Nutrient recycling by Daphnia reduces N2 fixation by cyanobacteria

N. A. Mackay, James Elser

Research output: Contribution to journalArticle

29 Citations (Scopus)

Abstract

A field experiment in an experimentally eutrophied lake (Lake 227) tested the hypothesis that differential recycling of nitrogen and phosphorus by Daphnia (a zooplankter with low body N:P ratio) affects the physiological status of cyanobacteria, including rates of N, fixation (stoichiometric recycling hypothesis). After a 5-d incubation in 2.4-liter bottles, Daphnia treatments had lower standing stocks of algae (based on particulate carbon or Chl a) and higher concentrations of dissolved nutrients than did Epischura (a high N:P ratio consumer) or control treatments lacking macrozooplankton, The N:P ratio of dissolved nutrients was higher in the Daphnia treatments than in control or Epischura treatments, consistent with the stoichiometric recycling hypothesis, and was associated with greater algal P deficiency. Measurements of absolute and C-specific N2 fixation rates following the incubation showed that Daphnia treatments experienced a 50% reduction in N2 fixation relative to Epischura and control treatments. This reduction is consistent with the higher N: P ratio of the dissolved pool in the Daphnia treatment, as NH4-N inhibits N2 fixation. Thus, by differentially recycling NH4-N relative to P, Daphnia reduce the advantage (N: fixation) cyanobacteria have over other phytoplankton. We suggest that this mechanism may be an important factor in the ability of Daphnia to reduce the incidence of cyanobacterial blooms in lakes with low N:P loading ratios.

Original languageEnglish (US)
Pages (from-to)347-354
Number of pages8
JournalLimnology and Oceanography
Volume43
Issue number2
StatePublished - 1998

Fingerprint

Daphnia
recycling
fixation
Cyanobacteria
cyanobacterium
nutrient
nutrients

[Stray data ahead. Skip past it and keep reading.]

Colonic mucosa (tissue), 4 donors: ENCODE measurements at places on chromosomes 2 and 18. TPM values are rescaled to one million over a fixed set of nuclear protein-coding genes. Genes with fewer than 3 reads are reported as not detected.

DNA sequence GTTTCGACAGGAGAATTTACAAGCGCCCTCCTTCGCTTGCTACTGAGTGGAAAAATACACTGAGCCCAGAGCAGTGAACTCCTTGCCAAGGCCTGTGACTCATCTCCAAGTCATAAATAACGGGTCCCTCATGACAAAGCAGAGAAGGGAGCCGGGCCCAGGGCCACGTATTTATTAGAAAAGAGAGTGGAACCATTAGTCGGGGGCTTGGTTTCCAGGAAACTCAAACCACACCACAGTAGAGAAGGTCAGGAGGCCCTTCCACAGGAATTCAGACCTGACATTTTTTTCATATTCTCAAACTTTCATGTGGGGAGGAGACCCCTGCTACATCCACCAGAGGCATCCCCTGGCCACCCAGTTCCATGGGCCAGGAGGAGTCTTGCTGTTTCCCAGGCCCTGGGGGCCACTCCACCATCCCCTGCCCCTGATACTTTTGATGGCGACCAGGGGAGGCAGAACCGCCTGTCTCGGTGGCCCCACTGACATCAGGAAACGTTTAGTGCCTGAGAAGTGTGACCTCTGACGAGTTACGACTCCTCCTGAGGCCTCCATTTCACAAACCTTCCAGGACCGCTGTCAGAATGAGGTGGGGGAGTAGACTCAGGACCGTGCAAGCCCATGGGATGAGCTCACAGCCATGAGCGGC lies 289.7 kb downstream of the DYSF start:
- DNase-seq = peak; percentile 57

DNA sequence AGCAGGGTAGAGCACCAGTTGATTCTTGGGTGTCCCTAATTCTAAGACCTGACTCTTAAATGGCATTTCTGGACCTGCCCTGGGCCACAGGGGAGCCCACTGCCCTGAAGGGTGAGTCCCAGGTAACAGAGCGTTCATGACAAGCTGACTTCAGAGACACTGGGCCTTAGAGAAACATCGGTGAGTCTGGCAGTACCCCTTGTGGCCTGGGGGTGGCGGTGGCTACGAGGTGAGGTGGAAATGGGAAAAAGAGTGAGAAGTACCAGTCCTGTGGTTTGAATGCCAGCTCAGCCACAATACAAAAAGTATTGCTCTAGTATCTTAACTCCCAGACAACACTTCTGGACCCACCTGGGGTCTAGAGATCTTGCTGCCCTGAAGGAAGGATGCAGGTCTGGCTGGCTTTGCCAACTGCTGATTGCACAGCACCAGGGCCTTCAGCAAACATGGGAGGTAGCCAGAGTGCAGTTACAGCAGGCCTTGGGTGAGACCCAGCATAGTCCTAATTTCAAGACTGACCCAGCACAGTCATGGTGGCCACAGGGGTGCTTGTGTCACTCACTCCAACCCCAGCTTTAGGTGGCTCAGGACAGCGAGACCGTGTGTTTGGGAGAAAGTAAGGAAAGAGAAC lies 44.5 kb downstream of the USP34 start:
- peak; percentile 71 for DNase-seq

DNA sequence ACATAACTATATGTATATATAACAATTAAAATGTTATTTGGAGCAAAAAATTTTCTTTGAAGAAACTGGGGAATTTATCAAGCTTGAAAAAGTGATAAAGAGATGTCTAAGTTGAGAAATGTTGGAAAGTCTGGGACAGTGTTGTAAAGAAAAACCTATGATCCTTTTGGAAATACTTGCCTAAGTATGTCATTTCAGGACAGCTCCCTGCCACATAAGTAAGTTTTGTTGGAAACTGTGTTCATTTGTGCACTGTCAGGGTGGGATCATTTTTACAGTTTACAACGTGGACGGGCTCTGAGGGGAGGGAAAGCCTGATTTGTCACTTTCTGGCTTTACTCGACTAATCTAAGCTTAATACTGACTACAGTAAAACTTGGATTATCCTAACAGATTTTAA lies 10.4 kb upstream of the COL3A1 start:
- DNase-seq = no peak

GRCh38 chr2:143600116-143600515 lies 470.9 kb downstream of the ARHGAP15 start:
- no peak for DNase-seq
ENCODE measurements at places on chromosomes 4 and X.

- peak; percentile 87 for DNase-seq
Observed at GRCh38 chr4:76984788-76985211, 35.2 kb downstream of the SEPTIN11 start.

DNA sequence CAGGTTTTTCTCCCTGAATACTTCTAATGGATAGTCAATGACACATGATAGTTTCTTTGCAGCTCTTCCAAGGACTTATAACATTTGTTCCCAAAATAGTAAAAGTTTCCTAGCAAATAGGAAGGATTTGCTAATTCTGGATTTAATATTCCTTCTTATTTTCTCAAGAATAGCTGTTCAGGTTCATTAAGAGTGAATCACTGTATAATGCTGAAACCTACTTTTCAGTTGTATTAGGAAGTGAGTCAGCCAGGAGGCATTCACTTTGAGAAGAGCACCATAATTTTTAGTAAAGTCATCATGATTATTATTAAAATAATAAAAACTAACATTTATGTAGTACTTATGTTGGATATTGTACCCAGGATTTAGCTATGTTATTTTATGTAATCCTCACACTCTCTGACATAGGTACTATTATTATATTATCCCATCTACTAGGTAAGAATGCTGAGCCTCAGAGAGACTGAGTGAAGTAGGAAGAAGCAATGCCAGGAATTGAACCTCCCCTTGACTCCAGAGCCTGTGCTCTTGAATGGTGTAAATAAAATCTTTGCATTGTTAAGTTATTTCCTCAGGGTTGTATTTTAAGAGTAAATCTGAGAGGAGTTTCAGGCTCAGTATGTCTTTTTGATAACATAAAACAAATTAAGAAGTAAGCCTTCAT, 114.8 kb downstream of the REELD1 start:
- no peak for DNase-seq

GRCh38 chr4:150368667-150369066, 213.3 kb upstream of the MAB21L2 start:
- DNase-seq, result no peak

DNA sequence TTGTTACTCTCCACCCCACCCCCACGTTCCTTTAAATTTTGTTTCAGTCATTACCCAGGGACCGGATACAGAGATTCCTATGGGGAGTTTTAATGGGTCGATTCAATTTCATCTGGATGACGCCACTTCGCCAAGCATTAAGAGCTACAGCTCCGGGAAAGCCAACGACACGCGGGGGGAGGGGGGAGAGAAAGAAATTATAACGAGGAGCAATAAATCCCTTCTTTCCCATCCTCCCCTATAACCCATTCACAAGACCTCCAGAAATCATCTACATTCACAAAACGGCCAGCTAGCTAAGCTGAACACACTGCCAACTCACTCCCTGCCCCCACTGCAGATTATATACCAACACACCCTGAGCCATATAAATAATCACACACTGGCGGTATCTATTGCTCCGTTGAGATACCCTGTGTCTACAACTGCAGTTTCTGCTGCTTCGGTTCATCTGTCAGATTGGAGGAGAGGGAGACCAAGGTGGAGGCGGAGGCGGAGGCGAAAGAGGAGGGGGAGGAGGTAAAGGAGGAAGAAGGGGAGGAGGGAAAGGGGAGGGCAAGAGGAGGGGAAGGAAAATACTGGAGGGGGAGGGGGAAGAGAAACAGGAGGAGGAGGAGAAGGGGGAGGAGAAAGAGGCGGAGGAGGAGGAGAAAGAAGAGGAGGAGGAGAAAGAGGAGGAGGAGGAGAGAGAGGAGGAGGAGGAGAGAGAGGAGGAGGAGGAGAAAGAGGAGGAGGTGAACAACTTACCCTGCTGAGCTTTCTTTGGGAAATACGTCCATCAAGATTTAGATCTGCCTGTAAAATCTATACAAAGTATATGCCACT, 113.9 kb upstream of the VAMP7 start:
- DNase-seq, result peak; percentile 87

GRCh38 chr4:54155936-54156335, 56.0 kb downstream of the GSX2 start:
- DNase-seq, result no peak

lake
incubation
algae
lakes
algal bloom
alga
phytoplankton
physiological state
bottles
phosphorus
particulates
nitrogen
carbon

ASJC Scopus subject areas

  • Aquatic Science
  • Oceanography

Cite this

Nutrient recycling by Daphnia reduces N2 fixation by cyanobacteria. / Mackay, N. A.; Elser, James.

In: Limnology and Oceanography, Vol. 43, No. 2, 1998, p. 347-354.

Research output: Contribution to journalArticle

@article{bca9d297c33b411697419f986458a8e9,
title = "Nutrient recycling by Daphnia reduces N2 fixation by cyanobacteria",
abstract = "A field experiment in an experimentally eutrophied lake (Lake 227) tested the hypothesis that differential recycling of nitrogen and phosphorus by Daphnia (a zooplankter with low body N:P ratio) affects the physiological status of cyanobacteria, including rates of N, fixation (stoichiometric recycling hypothesis). After a 5-d incubation in 2.4-liter bottles, Daphnia treatments had lower standing stocks of algae (based on particulate carbon or Chl a) and higher concentrations of dissolved nutrients than did Epischura (a high N:P ratio consumer) or control treatments lacking macrozooplankton, The N:P ratio of dissolved nutrients was higher in the Daphnia treatments than in control or Epischura treatments, consistent with the stoichiometric recycling hypothesis, and was associated with greater algal P deficiency. Measurements of absolute and C-specific N2 fixation rates following the incubation showed that Daphnia treatments experienced a 50{\%} reduction in N2 fixation relative to Epischura and control treatments. This reduction is consistent with the higher N: P ratio of the dissolved pool in the Daphnia treatment, as NH4-N inhibits N2 fixation. Thus, by differentially recycling NH4-N relative to P, Daphnia reduce the advantage (N: fixation) cyanobacteria have over other phytoplankton. We suggest that this mechanism may be an important factor in the ability of Daphnia to reduce the incidence of cyanobacterial blooms in lakes with low N:P loading ratios.",